The building that used to house Howard County's only all-black high school topped this year's ranking of endangered historic properties by Preservation Howard County.
Harriet Tubman High School opened in 1948 and was the only public high school for African-Americans in the county. It closed in 1965, when county schools were desegregated.
The building now serves as office space for Howard County public schools maintenance staff, but Tubman alumni are hoping it can soon be turned over to the community to become an African-American cultural center. They've been making the request for more than a decade, but this year was the first time their idea received state-level attention, with a bond bill from Del. Frank Turner, a Columbia Democrat.
"We just feel that it's time that something should be done," said Preservation Howard County President Fred Dorsey of the decision to place the Tubman school on the group's list.
Turner's bond bill was not successful in the recent legislative session, and the school system has estimated it will take between $12 million and $15 million to build a replacement for the maintenance offices.
Dorsey said his group hopes to see action on the project soon.
"It's a great legacy to the African-American community," he said of the school. "Preservation Howard County's view is that African-American history is really not that visible in Howard County."
Also new to the list to this year is Wild Wood, a two-story house on Guilford Road in Columbia's Village of Kings Contrivance. Built in 1826 by Achsah Ann Ridgely and her husband, Rinaldo Dorsey, the property includes a log house kitchen that's believed to have been built in the early 18th century.
Wild Wood, which has been a private residence for decades, is now being considered as a spot for future development, according to Dorsey, who said an interested developer had mentioned plans to preserve the historic house.
Preservation Howard County, he said, wants to ensure the county is "not losing another historic property if there's an appropriate type of adaptive use."
The past year has seen notable successes in preserving the county's history, Dorsey said. Elkridge's Belmont Manor, which made the nonprofit's list in the past, opened to the public in April and is booked for weddings and events every weekend through the end of the year.
Also in Elkridge, the historic Clover Hill house at Rockburn Park — which was on last year's list — is set to receive $300,000 in next fiscal year's budget for renovations.
In Columbia, the ruins of the Simpsonville Mill have been transferred from the State Highway Administration to the county. The structure remains on the endangered list, Dorsey said, to raise awareness about its potential as a space for historical education and other programs, in partnership with the neighboring Robinson Nature Center.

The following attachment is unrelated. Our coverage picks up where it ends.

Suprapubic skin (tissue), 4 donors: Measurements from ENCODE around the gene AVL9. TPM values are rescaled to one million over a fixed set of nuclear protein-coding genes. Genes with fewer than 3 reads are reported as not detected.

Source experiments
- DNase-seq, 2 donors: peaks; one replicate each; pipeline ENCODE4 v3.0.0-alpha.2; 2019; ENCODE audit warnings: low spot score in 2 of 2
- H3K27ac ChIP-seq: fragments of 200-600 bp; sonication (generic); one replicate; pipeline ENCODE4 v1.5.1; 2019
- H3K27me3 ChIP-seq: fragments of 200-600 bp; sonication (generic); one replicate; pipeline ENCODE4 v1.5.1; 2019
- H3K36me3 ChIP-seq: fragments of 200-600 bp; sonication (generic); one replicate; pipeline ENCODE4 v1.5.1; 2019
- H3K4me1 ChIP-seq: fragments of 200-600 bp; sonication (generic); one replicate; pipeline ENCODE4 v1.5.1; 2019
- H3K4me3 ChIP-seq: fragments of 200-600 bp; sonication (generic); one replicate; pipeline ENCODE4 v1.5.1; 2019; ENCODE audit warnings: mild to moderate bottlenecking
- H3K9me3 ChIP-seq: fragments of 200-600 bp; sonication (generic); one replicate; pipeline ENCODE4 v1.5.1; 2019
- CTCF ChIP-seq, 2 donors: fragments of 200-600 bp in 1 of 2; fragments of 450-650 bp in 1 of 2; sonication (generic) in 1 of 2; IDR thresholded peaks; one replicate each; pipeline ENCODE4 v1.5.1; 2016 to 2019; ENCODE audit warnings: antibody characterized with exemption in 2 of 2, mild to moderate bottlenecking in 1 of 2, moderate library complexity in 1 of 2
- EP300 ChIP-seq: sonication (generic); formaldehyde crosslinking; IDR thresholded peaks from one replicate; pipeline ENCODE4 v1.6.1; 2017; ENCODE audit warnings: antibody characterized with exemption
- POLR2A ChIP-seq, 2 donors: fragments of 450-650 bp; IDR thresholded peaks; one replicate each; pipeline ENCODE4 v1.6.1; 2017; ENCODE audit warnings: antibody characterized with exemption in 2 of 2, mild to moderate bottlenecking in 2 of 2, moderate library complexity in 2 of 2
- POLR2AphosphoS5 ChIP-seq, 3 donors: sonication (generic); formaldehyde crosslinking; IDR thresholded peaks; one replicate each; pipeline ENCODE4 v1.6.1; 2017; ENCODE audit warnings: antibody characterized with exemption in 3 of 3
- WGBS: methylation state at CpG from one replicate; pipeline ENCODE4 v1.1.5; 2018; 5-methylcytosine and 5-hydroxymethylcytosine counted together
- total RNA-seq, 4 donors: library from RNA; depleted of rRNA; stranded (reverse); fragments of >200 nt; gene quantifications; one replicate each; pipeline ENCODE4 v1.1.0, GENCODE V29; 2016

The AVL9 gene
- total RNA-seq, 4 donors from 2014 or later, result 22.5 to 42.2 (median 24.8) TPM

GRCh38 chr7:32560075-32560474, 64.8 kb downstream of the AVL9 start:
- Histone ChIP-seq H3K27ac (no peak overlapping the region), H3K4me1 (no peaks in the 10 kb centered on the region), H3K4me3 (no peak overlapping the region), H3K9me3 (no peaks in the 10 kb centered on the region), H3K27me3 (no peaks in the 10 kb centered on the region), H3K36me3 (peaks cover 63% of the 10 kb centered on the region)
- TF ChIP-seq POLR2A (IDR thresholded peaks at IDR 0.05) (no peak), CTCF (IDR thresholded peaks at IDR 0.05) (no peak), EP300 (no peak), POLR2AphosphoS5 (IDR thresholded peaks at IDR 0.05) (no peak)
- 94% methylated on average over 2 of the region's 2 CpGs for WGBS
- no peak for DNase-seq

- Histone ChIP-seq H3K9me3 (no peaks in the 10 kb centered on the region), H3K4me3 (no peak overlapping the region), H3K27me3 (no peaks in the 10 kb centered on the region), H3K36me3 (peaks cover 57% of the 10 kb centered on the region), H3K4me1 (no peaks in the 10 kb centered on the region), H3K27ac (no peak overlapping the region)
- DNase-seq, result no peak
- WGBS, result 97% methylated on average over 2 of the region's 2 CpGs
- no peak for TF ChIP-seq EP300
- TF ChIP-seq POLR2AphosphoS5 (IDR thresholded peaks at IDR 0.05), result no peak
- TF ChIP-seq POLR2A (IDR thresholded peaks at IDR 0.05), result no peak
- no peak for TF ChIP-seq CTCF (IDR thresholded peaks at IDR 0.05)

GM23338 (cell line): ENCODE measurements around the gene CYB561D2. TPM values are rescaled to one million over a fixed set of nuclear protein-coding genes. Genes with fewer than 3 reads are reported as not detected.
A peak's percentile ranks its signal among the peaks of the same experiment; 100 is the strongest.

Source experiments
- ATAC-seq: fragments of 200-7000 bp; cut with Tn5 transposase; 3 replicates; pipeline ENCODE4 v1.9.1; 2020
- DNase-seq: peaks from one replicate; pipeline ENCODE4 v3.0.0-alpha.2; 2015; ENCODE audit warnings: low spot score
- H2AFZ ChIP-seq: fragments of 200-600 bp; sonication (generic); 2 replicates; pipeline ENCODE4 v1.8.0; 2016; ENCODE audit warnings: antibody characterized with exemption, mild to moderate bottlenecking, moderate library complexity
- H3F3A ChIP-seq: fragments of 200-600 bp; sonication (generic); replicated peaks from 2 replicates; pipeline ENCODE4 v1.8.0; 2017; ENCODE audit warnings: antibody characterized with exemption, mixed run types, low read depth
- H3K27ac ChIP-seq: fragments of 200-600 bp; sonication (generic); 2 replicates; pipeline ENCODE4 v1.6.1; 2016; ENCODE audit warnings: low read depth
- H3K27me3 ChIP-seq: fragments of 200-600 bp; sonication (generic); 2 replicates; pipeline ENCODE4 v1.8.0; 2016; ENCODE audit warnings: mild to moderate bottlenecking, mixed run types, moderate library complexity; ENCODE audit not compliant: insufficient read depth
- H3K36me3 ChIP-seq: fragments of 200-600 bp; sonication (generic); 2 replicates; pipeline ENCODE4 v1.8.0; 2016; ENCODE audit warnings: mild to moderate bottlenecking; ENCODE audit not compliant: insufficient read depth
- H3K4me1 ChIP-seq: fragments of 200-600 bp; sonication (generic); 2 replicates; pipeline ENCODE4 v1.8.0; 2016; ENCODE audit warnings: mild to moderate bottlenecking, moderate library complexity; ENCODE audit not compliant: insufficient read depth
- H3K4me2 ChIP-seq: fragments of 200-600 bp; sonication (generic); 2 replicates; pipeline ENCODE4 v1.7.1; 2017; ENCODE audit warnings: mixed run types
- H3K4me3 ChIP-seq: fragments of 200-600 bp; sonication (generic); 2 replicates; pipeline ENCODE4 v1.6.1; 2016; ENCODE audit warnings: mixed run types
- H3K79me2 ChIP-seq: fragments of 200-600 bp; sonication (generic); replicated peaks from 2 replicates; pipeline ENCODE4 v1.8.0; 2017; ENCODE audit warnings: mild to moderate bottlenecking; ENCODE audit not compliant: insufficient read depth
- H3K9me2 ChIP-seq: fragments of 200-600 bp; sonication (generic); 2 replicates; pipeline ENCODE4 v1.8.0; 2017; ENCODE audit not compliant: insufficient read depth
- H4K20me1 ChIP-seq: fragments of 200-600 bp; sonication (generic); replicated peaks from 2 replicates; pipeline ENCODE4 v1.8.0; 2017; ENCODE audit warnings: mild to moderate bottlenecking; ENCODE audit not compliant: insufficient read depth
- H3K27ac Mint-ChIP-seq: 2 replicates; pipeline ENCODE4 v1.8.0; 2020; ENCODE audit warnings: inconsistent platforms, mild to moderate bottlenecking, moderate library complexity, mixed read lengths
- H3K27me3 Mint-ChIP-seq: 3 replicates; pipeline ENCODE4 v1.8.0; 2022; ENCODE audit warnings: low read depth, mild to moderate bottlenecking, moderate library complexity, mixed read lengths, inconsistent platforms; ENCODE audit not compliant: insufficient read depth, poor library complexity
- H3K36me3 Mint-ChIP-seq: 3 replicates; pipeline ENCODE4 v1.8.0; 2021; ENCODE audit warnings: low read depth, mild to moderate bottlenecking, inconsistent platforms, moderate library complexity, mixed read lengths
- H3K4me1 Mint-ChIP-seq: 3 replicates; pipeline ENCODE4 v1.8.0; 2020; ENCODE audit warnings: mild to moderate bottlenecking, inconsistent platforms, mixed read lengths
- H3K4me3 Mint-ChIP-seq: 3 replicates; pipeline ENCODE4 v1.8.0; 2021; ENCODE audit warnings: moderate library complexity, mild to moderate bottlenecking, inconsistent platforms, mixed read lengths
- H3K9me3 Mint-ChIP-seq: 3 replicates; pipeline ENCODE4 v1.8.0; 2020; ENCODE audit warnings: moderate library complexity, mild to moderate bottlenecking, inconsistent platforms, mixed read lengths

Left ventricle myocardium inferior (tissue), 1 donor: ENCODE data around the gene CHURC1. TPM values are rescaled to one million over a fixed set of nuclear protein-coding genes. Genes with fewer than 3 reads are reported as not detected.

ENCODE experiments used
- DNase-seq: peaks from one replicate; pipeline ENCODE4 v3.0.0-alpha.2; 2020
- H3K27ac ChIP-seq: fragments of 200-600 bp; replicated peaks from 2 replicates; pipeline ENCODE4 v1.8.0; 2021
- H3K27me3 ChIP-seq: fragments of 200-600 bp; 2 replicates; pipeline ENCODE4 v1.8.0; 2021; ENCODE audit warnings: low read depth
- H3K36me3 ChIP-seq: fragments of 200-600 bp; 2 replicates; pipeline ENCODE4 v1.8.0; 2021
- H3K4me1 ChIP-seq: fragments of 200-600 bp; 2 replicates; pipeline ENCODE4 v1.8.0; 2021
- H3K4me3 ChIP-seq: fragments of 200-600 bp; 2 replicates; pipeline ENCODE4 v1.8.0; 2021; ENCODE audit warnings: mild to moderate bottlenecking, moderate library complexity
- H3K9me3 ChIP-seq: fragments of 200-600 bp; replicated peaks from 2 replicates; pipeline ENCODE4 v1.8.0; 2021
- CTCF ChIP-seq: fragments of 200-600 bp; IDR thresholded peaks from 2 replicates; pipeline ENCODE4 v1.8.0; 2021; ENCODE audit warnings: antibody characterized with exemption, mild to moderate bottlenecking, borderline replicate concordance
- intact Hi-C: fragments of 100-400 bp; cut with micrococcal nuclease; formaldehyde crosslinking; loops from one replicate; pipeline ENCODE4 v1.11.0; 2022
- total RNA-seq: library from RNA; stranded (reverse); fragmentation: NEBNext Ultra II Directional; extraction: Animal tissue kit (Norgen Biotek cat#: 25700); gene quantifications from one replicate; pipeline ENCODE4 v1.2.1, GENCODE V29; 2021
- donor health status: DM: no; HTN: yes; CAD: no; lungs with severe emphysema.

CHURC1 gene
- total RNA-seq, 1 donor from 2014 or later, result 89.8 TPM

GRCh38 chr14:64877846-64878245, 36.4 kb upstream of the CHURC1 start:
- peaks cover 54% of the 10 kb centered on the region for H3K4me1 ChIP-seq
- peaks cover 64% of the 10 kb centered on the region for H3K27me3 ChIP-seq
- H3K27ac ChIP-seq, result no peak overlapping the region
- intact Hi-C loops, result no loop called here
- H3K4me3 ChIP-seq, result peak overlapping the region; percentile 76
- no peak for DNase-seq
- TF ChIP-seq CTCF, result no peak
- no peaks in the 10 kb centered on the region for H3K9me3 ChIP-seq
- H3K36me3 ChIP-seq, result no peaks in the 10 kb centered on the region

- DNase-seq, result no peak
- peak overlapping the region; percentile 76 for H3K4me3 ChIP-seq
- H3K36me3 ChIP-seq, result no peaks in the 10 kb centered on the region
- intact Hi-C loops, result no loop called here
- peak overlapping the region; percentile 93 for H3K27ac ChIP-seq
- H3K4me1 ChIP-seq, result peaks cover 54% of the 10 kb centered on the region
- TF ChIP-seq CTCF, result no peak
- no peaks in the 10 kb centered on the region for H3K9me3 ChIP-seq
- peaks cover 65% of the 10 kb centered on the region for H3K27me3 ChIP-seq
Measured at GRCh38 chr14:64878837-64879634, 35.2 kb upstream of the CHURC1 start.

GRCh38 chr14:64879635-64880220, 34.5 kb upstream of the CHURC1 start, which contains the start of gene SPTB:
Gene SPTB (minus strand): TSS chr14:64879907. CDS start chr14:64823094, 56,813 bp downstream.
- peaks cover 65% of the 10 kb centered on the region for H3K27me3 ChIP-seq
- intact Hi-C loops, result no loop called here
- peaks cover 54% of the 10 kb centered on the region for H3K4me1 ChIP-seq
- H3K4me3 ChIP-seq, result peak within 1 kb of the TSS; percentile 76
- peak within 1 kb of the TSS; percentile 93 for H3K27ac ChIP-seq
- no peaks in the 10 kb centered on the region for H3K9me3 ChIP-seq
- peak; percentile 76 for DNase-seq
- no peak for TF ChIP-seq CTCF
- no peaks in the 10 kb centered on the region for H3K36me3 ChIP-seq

Howard County's stretch of Route 144, the historic national road that served as America's first federally funded highway connecting the port of Baltimore with Cumberland and the western territories, is off the list this year. Dorsey said his group still plans to keep an eye on the highway but decided to make room for other properties after statewide nonprofit Preservation Maryland added Route 144 to its 2015 endangered list.
Preservation Howard County has released its top 10 endangered sites list since 2001. The mission, said Dorsey, "is to continue our advocacy for the maintaining of historic properties to work with those where adaptive use would be a solution for retaining the property."
Also included on the list are:
•Troy: A three-story stone house built in 1820 in Elkridge. The tract of land where it sits is said to have been the site of military planning during the Revolutionary War. The house is in need of significant repair.
•Commodore Joshua Barney house: This former residence of Barney, who served in both the Revolutionary War and the War of 1812, is one of 39 Howard County properties on the National Historic Register and has also been used as a boarding school and as a bed-and-breakfast. The home in Savage is now for sale, raising questions about the building's future.
•Heine House: Constructed in the mid-1800s, this stone and wood house overlooks Ellicott City's historic district. Preservation Howard County is concerned that potential development in nearby Parking Lot F could affect its historic setting.
•Ellicott City Jail: The shuttered former jail, located next to the circuit courthouse, is currently being used for storage. Preservationists hope to see it renovated and used for commercial purposes.
•Thomas Viaduct: The first stone railroad bridge with multiple arches in the United States, the viaduct was opened in 1835 and carried freight and passengers across the Patapsco River on the B&O Railroad. The group Patapsco Heritage Greenway hopes to restore the bridge's safety railings and create a viewing area.
•Daisy General Store and Outpost: Long the social center in the rural community of Daisy, the general store is now a crumbling carpenter's shop. Residents worry a new owner might demolish it.
•Highland Crossroads: The Highland Crossroads Community was established in 1759. Dorsey said the community has concerns about development in the predominantly rural area.